Savannah has been a producer for NPR’s midday show “Here & Now,” where her work explored everything from Native peoples’ fraught relationship with the American elections to the erosion of press freedoms for tribal media outlets. A proud citizen of the Mashpee Wampanoag tribe, Savannah got her start in journalism reporting for her hometown’s local newspaper, The Mashpee Enterprise, and public radio station, WCAI. She has since contributed to New Hampshire Public Radio, High Country News, and NPR’s Code Switch blog. She graduated from Dartmouth College.
Beat: Native American Issues on the Wind River Reservation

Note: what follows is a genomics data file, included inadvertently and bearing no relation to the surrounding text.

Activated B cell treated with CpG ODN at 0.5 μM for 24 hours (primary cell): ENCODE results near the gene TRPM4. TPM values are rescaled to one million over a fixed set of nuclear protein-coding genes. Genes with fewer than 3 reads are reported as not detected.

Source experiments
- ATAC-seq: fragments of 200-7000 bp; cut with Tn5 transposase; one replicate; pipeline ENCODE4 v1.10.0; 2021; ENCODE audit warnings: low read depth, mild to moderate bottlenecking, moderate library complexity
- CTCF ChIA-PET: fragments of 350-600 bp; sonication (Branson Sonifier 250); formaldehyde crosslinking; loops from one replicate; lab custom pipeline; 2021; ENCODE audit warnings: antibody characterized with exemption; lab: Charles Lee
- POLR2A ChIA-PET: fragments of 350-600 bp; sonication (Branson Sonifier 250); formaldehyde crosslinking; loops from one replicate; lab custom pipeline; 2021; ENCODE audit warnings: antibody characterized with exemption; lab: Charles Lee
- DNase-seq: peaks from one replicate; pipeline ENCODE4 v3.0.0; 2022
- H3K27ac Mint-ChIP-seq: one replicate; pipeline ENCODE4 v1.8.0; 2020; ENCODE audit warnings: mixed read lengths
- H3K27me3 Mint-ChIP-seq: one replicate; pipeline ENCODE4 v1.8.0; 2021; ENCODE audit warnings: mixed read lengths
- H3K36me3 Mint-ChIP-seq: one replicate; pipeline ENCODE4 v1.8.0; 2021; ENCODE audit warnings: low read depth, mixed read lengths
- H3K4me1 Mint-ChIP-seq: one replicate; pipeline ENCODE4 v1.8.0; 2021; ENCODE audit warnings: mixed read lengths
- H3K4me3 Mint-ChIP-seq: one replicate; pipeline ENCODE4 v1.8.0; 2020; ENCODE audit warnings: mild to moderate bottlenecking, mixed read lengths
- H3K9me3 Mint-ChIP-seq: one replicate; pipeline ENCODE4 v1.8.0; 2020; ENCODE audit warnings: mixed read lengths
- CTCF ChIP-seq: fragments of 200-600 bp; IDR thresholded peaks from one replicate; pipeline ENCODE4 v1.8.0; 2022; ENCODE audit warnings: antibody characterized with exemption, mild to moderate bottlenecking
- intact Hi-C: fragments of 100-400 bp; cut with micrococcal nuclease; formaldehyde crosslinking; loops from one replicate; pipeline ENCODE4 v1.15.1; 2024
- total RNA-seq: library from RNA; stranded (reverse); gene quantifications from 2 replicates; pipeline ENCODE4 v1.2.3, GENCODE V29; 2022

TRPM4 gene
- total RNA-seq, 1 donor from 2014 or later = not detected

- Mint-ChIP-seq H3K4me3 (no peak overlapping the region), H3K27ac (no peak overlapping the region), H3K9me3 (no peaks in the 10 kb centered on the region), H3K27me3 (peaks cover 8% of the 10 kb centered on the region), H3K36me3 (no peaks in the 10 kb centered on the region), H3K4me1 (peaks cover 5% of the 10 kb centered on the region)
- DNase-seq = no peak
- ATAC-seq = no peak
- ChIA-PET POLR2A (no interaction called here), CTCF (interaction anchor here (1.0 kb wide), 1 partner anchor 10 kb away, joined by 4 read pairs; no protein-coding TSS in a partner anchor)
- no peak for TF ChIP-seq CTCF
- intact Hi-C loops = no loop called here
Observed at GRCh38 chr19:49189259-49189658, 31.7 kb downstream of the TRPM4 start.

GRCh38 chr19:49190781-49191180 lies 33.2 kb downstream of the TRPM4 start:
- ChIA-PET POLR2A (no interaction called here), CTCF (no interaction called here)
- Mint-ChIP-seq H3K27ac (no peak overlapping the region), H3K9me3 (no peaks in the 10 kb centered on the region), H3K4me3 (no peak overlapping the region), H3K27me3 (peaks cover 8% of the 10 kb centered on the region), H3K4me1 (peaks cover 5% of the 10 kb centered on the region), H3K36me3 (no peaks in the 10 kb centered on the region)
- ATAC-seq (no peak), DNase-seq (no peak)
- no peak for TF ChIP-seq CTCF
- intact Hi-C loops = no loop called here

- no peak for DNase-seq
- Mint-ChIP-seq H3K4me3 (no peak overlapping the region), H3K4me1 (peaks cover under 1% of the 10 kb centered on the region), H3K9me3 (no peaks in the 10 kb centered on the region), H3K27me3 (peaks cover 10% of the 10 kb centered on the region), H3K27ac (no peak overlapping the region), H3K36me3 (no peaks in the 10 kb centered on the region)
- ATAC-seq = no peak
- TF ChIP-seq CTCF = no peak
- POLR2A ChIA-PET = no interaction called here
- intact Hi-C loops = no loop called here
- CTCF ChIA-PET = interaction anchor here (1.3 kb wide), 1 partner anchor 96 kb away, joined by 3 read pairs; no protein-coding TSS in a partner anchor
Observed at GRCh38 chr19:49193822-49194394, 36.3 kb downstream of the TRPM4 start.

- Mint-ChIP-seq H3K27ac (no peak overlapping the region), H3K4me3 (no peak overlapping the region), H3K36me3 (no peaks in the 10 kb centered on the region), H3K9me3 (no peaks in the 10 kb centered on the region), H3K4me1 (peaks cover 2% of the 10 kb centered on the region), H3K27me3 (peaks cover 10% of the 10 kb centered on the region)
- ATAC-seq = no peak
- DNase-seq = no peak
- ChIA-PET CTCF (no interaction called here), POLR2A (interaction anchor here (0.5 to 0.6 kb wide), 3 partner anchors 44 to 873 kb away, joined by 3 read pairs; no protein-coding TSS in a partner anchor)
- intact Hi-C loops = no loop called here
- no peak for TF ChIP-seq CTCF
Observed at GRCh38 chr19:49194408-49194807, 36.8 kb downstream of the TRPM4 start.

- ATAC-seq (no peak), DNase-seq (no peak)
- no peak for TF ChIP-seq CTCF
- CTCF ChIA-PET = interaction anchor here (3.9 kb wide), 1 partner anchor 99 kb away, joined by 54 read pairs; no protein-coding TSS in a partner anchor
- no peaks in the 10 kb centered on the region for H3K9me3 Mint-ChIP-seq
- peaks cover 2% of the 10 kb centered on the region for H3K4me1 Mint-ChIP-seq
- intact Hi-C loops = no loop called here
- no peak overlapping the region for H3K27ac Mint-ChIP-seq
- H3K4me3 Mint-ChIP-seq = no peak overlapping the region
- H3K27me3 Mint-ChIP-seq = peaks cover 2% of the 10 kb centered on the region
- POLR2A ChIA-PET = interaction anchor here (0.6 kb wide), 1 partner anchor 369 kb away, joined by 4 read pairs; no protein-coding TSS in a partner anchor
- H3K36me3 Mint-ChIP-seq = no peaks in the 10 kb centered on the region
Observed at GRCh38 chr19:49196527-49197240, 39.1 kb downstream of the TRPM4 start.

Wyoming Public Media covers Wyoming’s main issues, but there’s a gap on the Wind River Reservation. One of the largest U.S. reservations, it’s unique in that it has two historically warring tribes mandated to live on this one appropriated area of Wyoming. Over the decades, the Eastern Shoshone and Northern Arapahoe people forged a relationship that is difficult to maintain. This situation compounds problems in education, health services, living conditions, land and wildlife management, revenue generation, among other issues. Savannah’s beat is the Wind River Reservation covering issues that are critical to the Eastern Shoshone and Northern Arapahoe populations. Topics include health delivery, education, homelessness, legislation and Native sovereignty topics, the justice system, the plight of unemployed or underemployed youth, and historical trauma, among others. She works at the direction of the news organization’s current reservation reporter as well as with the news director.